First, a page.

Mark Ternent squeezes his bulky frame into the narrow opening of a bear den and shines a flashlight into the eyes of a 200-pound female. Two black bear cubs are suckling, and their mother looks back at Ternent, alert but relaxed. It is early March, and these bears won't come out of hibernation for another six weeks.
The wildlife biologist shoots a tranquilizer dart into the mother's rump, but the dart goes into fat, not muscle, slowing absorption into her blood. Ternent waits 20 minutes, but she is still awake, so he shoots a second dart. This one does the trick — she's completely out of it.
Ternent then goes to work, dragging the bears from their den.
By the end of March, he will have visited some 30 bear dens around the state, tagging, weighing and taking the vital signs of hibernating mothers and their offspring as part of an effort to gauge the health and size of Pennsylvania's bruin population.
As caretaker of the state's 15,000 black bears, Ternent must figure out the optimal ratio of bears to people. That number will determine how many bears need to be killed by hunters to keep the population under control.
Bears are not a problem in more remote areas of the state. But here in the increasingly populous Pocono Mountains, complaints about nuisance bears are rising — especially among recent arrivals from New York, New Jersey and Philadelphia, who tend to have little experience with the animals.
"They see a bear in their backyard and they panic, thinking that the bears are going to take a couple of their children," says Tim Conway, an information and education supervisor with the Pennsylvania Game Commission.
Pennsylvania has had perhaps 20 bear attacks over the past 30 years, none of them fatal or even serious. But black bears have killed people in other states, and can inflict significant damage on crops and livestock.
Black bear encounters are rising in Pennsylvania and in many other Eastern states because the species is increasing in number at a time when more of their habitat is being lost to development.
It is such a topic of concern that bear biologists from around the eastern United States and Canada are meeting in West Virginia next month to discuss ways to manage conflict between bears and people.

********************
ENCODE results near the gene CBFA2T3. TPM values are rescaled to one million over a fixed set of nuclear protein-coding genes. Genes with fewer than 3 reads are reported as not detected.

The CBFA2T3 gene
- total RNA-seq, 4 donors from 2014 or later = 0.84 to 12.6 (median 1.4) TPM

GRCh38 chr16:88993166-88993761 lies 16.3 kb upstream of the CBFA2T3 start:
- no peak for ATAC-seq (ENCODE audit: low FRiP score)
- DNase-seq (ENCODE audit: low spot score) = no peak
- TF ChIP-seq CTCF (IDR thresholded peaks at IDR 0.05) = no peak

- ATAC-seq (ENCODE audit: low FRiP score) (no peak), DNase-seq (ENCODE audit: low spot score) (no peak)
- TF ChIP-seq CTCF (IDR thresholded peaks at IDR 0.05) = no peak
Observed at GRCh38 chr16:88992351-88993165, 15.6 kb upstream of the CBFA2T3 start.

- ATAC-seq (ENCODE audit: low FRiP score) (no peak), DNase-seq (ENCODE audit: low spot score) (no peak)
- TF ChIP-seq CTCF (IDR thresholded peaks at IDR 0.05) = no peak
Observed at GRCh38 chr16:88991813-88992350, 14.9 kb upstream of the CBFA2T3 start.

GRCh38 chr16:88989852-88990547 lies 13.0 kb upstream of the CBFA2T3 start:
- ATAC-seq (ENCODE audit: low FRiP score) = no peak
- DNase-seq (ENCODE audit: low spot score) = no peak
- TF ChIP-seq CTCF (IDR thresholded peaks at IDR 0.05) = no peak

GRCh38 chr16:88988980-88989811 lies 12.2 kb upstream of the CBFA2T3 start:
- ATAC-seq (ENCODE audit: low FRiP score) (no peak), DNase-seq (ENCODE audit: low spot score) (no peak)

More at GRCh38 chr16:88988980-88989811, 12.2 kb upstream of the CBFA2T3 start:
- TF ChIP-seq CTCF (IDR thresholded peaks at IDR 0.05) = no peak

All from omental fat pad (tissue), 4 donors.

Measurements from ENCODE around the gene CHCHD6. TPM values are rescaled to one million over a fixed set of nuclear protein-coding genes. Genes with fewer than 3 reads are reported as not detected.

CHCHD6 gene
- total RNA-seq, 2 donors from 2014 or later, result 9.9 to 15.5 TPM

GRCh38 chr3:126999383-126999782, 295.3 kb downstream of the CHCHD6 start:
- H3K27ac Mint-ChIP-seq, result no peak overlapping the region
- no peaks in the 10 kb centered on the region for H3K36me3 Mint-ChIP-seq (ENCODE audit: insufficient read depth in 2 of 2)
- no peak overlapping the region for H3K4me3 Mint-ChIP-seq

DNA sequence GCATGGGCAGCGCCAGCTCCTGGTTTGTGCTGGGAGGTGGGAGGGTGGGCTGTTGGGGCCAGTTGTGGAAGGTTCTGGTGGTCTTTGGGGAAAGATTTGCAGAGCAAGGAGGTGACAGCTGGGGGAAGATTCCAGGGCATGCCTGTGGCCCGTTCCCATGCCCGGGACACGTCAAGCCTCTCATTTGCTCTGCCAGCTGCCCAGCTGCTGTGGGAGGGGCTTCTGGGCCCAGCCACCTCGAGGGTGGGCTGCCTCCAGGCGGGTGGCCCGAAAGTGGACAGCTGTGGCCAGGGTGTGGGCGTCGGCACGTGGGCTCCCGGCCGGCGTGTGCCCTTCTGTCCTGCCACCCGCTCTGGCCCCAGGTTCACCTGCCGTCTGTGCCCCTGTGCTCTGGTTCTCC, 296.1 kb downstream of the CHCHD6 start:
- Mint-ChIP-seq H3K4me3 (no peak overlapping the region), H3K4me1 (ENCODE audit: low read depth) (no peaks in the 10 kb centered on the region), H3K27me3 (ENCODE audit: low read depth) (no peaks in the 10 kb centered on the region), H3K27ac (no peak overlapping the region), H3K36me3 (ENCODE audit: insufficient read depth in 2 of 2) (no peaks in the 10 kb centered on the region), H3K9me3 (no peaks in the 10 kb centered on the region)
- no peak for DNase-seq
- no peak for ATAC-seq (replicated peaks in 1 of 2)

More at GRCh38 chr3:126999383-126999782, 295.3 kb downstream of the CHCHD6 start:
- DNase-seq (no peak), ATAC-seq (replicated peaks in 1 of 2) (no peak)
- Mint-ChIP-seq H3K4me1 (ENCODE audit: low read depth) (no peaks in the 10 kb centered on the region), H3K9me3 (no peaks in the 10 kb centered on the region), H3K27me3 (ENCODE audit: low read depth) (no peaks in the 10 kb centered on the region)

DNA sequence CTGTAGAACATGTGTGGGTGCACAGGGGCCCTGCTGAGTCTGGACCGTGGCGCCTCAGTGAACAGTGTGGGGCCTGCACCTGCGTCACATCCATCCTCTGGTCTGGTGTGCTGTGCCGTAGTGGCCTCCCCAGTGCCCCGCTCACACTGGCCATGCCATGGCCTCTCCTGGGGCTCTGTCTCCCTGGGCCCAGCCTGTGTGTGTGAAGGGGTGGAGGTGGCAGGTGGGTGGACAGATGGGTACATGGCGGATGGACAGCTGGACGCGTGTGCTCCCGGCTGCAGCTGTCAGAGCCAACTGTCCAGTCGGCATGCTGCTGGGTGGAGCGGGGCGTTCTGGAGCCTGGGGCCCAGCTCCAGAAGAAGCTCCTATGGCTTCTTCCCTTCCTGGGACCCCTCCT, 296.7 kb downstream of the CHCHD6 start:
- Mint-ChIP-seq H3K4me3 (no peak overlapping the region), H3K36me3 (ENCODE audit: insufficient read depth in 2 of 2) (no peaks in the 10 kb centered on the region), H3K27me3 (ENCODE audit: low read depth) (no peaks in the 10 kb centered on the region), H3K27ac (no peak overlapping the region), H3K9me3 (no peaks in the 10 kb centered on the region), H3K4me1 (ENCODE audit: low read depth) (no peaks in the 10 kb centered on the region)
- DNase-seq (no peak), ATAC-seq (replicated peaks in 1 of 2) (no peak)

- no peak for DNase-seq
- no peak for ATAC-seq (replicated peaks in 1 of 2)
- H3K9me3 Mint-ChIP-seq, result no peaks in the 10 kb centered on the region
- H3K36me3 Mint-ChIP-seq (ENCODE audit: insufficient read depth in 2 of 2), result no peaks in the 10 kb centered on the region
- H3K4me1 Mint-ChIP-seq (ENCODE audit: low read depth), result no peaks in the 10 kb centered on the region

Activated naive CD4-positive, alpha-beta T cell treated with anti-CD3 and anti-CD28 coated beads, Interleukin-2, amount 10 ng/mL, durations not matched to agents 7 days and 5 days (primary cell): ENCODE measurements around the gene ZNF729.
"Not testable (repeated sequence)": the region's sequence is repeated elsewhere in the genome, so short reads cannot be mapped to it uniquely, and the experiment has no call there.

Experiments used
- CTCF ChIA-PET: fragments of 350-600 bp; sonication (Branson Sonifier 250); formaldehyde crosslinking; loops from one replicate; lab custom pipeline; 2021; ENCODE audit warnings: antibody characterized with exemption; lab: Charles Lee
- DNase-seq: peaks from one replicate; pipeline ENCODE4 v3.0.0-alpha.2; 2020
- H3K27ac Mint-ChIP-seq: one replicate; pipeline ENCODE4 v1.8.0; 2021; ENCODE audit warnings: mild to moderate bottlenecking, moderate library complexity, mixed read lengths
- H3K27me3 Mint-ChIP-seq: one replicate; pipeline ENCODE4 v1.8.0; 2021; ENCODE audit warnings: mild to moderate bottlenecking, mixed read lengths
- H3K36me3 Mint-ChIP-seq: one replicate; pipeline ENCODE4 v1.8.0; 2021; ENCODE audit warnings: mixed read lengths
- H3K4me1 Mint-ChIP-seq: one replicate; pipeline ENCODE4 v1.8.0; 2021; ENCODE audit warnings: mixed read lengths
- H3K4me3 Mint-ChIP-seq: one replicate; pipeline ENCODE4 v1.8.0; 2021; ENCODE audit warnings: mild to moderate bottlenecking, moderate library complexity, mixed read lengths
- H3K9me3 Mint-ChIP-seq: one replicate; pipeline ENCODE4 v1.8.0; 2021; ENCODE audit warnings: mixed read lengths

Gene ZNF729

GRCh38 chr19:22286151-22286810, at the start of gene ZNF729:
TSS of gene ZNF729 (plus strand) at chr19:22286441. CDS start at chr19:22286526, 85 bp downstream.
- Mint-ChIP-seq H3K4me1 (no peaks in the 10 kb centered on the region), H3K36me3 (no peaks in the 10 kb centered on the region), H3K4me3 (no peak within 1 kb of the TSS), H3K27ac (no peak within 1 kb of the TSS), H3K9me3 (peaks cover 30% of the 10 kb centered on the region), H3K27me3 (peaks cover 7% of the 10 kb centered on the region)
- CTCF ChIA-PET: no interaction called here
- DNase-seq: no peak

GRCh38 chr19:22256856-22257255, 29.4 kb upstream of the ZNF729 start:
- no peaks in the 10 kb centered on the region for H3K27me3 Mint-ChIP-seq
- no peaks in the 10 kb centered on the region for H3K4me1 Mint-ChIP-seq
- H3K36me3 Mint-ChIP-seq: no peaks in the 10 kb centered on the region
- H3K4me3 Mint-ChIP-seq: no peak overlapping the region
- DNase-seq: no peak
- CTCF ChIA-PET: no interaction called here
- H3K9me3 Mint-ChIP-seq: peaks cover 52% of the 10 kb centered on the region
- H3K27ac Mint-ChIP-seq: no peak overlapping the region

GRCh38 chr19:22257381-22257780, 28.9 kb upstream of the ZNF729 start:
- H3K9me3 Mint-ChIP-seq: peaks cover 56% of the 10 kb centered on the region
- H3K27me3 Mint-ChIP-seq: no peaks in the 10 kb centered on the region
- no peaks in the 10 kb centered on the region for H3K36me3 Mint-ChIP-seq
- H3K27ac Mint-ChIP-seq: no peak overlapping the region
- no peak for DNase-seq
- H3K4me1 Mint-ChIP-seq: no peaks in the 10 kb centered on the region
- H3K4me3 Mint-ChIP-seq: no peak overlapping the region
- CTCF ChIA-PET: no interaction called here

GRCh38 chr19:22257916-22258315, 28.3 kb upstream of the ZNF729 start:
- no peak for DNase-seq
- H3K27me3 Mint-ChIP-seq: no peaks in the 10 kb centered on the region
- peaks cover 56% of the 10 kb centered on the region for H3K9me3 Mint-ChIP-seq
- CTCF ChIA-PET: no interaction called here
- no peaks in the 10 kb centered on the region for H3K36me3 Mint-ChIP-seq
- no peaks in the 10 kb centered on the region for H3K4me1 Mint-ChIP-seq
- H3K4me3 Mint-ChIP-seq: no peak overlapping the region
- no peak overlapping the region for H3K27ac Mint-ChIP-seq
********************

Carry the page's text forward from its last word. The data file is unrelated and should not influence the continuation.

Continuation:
"I think most states are becoming more aggressive in managing these populations, and it's a direct result of human-wildlife encounters," says Steve Williams, president of the Wildlife Management Institute and former director of the U.S. Fish and Wildlife Service.
He calls the Poconos and northern New Jersey, where bears have made a dramatic rebound, the "epicenter" of black bear-human interaction.
In New Jersey, rising complaints about bears prompted officials in 2003 to allow black-bear hunting for the first time in more than three decades. But last year's hunt was canceled amid protests from anti-hunting groups, and New Jersey's top environmental official said non-lethal ways of dealing with bears need to be explored.
In Pennsylvania, hunting has long been used to control the bear population, which quadrupled in the 1980s and '90s. As a result of an extended rifle season and the introduction of an archery season, the number of bears killed through hunting has risen from 1,796 in 1996 to 3,122 in 2006.
Now Ternent, the bear biologist, is aiming to come up with a bear population objective for various parts of the state, taking into account factors such as human population density, forest cover and the availability of food.
Among other things, he wants to know how many cubs are out there, the ratio of males to females and the condition of the mothers. He will use the information to estimate the bear population.
Black bears sleep deeply when they are hibernating but wake up to give birth and tend to their young. They can be easily roused.
The den Ternent visited in early March is surrounded by houses, and you could walk past it and never know it was there. Only the sow's radio collar, put on her during a previous visit, betrays her location: a cavern formed by two large rocks.
After the bear is sedated, Ternent pulls her squawking, squirmy cubs from the den and hands them off to colleagues. Then he fastens a rope to the mother's front legs and they drag her out, too. For the cubs, born the first or second week of January, "this is the first daylight they've seen out of the den," Ternent says.
Their fur is remarkably soft, and they smell clean and fresh — much better than your typical family dog. They struggle mightily, but at only 6 pounds they are no match for the humans, who are careful to avoid the cubs' long, dagger-like claws.
Ternent and his team take the mother's vital signs — respiration, heart rate, temperature — fit her with a new radio collar, and tattoo her inner lip with a serial number that can be used to identify her if her ear tags come off.
She weighs 197 pounds, about 30 percent less than when she entered the den in November. But she has a soft, pillowy feel, her bones aren't sticking out anywhere and her fur is in good condition. She is in fine health.
It is the sow's first litter, and her cubs are weighed in plastic drawstring bags imprinted with Smokey Bear. Ternent tags them, then pushes and pulls their mother back into the den. He snuggles the cubs against their mother, covers the den's two entrances with pine branches, and departs.
"They are a charismatic species, no doubt about it," he says.